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Biochemistry. 1992 Dec 8;31(48):12227-32.

Effect of 2,3-butanedione monoxime on myosin and myofibrillar ATPases. An example of an uncompetitive inhibitor.

Author information

1
INSERM U128, CNRS, Montpellier, France.

Abstract

2,3-Butanedione monoxime (BDM) reversibly inhibits force production in muscle. At least part of its action appears to be directly on the contractile apparatus. To understand better its mechanism of action, we studied the effect of BDM on the steps of myosin subfragment 1 Mg(2+)-ATPase in 0.1 M potassium acetate, pH 7.4. Because of the rapidity of certain processes, we experimented at 4 degrees C and our main technique was the rapid flow quench method. By varying the experimental conditions (relative concentrations of reagents, time scale, quenching agent), it was possible to study selectively the different steps of the S1 Mg(2+)-ATPase: [formula: see text] At saturation (20 mM), BDM had two major effects on the ATPase. First, it increased the equilibrium constant of the cleavage step (K3) from 2 to > 10. Second, it slowed the kinetics of the release of Pi by an order of magnitude (k4; from 0.054 to 0.004 s-1). By contrast, the kinetics of the binding of ATP (k) and the release of ADP (k6) were little affected by BDM. Thus, the oxime appears to interact specifically with M**.ADP.Pi, and it is a rare example of an uncompetitive inhibitor. Its effect is to reduce the steady-state concentration of the "strong" actin binding state M*.ADP and to increase that of the "weak" binding state, M**.ADP.Pi. The effect of BDM on the initial ATPase of Ca2+ activated myofibrils was very similar to that on S1 ATPase. Thus, with myofibrils too BDM seems to exert its main effect subsequent to the initial binding and cleavage steps.(ABSTRACT TRUNCATED AT 250 WORDS).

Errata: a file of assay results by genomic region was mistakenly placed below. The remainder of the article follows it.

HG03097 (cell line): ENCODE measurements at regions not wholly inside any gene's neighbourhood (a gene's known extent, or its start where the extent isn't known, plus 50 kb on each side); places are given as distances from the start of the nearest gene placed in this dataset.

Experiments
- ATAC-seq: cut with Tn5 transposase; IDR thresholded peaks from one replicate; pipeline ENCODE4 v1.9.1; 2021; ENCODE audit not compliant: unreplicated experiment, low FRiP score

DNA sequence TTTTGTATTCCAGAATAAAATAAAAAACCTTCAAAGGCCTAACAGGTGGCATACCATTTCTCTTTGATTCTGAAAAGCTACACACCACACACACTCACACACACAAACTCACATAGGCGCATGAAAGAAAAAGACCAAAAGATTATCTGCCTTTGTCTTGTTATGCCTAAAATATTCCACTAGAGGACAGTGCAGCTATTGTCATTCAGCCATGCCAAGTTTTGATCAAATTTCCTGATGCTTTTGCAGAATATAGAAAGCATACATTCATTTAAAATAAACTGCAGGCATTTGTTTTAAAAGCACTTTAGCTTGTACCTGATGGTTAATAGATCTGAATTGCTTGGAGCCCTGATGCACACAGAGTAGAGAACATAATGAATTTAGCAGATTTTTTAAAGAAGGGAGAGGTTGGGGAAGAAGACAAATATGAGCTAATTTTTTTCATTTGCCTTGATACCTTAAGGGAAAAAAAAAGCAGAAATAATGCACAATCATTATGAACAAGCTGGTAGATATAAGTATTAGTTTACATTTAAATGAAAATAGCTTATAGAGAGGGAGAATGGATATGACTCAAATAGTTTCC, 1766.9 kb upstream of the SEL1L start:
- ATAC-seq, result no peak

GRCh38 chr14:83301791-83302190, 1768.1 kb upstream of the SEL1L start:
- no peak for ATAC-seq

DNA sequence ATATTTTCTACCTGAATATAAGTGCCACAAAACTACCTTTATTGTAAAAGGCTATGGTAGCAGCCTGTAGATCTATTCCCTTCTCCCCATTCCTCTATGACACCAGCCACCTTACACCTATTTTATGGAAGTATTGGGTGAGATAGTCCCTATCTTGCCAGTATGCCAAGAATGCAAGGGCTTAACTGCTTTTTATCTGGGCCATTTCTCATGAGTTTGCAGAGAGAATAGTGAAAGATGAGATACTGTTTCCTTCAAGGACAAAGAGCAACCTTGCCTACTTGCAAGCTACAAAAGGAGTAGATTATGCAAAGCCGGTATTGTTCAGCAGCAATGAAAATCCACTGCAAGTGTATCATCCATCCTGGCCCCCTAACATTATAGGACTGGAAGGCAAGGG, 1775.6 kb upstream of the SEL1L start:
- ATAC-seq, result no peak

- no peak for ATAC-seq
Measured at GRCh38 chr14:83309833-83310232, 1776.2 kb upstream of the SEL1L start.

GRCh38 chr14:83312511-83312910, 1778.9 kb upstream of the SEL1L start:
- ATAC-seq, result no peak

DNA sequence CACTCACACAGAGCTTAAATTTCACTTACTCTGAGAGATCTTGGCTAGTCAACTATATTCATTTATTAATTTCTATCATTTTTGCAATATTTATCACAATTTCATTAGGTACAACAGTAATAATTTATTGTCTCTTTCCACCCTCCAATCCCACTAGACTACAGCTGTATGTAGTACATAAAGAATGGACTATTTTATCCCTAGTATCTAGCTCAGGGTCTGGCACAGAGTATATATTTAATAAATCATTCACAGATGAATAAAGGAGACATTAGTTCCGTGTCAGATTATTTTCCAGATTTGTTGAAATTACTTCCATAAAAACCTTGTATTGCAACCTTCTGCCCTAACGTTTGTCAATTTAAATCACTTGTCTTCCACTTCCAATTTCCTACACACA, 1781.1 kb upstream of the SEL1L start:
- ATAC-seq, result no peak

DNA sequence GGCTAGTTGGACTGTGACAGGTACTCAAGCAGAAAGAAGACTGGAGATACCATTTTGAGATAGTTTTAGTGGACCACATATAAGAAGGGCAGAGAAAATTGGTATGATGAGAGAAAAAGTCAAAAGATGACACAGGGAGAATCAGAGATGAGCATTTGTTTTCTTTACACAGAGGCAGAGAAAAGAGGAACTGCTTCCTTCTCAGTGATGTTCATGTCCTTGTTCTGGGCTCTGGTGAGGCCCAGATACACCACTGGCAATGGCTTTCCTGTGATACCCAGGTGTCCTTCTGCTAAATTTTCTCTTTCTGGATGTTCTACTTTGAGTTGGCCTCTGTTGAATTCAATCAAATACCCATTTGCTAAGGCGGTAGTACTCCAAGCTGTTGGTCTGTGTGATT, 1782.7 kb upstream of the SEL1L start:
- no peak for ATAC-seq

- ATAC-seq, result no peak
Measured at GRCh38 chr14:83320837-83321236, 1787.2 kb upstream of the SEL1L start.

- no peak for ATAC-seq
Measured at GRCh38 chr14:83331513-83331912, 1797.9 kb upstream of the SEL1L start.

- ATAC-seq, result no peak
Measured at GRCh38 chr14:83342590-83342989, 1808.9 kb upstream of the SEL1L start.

PMID:
1457420
DOI:
10.1021/bi00163a036
[Indexed for MEDLINE]

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